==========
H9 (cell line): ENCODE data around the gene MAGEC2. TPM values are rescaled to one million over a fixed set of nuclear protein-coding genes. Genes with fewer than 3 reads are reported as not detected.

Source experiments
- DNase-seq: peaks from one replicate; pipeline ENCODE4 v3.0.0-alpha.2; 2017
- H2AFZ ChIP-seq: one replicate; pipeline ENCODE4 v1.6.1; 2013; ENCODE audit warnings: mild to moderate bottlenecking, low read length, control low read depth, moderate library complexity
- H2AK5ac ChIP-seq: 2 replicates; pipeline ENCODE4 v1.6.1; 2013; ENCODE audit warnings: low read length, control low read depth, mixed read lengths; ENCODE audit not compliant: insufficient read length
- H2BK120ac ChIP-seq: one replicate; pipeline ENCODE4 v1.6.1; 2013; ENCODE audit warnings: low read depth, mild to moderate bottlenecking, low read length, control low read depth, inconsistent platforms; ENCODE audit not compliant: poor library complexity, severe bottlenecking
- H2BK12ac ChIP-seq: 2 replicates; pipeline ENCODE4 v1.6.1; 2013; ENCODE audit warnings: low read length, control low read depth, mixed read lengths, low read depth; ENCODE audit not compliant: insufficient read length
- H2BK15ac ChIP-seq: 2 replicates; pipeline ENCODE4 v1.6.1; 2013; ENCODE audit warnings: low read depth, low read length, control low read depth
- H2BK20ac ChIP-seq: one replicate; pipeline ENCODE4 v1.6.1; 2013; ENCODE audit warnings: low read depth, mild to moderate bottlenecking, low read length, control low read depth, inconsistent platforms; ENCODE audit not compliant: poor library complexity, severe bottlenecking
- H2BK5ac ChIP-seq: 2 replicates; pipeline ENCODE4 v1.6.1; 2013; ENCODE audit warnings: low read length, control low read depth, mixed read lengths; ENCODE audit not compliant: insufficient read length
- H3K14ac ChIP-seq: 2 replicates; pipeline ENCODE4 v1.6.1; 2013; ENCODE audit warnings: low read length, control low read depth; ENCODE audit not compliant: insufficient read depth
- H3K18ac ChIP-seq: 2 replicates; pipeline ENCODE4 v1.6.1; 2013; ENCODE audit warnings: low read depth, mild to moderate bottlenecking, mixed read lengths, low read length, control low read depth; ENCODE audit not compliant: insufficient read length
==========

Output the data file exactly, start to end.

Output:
H9 (cell line): ENCODE data around the gene MAGEC2. TPM values are rescaled to one million over a fixed set of nuclear protein-coding genes. Genes with fewer than 3 reads are reported as not detected.

Source experiments
- DNase-seq: peaks from one replicate; pipeline ENCODE4 v3.0.0-alpha.2; 2017
- H2AFZ ChIP-seq: one replicate; pipeline ENCODE4 v1.6.1; 2013; ENCODE audit warnings: mild to moderate bottlenecking, low read length, control low read depth, moderate library complexity
- H2AK5ac ChIP-seq: 2 replicates; pipeline ENCODE4 v1.6.1; 2013; ENCODE audit warnings: low read length, control low read depth, mixed read lengths; ENCODE audit not compliant: insufficient read length
- H2BK120ac ChIP-seq: one replicate; pipeline ENCODE4 v1.6.1; 2013; ENCODE audit warnings: low read depth, mild to moderate bottlenecking, low read length, control low read depth, inconsistent platforms; ENCODE audit not compliant: poor library complexity, severe bottlenecking
- H2BK12ac ChIP-seq: 2 replicates; pipeline ENCODE4 v1.6.1; 2013; ENCODE audit warnings: low read length, control low read depth, mixed read lengths, low read depth; ENCODE audit not compliant: insufficient read length
- H2BK15ac ChIP-seq: 2 replicates; pipeline ENCODE4 v1.6.1; 2013; ENCODE audit warnings: low read depth, low read length, control low read depth
- H2BK20ac ChIP-seq: one replicate; pipeline ENCODE4 v1.6.1; 2013; ENCODE audit warnings: low read depth, mild to moderate bottlenecking, low read length, control low read depth, inconsistent platforms; ENCODE audit not compliant: poor library complexity, severe bottlenecking
- H2BK5ac ChIP-seq: 2 replicates; pipeline ENCODE4 v1.6.1; 2013; ENCODE audit warnings: low read length, control low read depth, mixed read lengths; ENCODE audit not compliant: insufficient read length
- H3K14ac ChIP-seq: 2 replicates; pipeline ENCODE4 v1.6.1; 2013; ENCODE audit warnings: low read length, control low read depth; ENCODE audit not compliant: insufficient read depth
- H3K18ac ChIP-seq: 2 replicates; pipeline ENCODE4 v1.6.1; 2013; ENCODE audit warnings: low read depth, mild to moderate bottlenecking, mixed read lengths, low read length, control low read depth; ENCODE audit not compliant: insufficient read length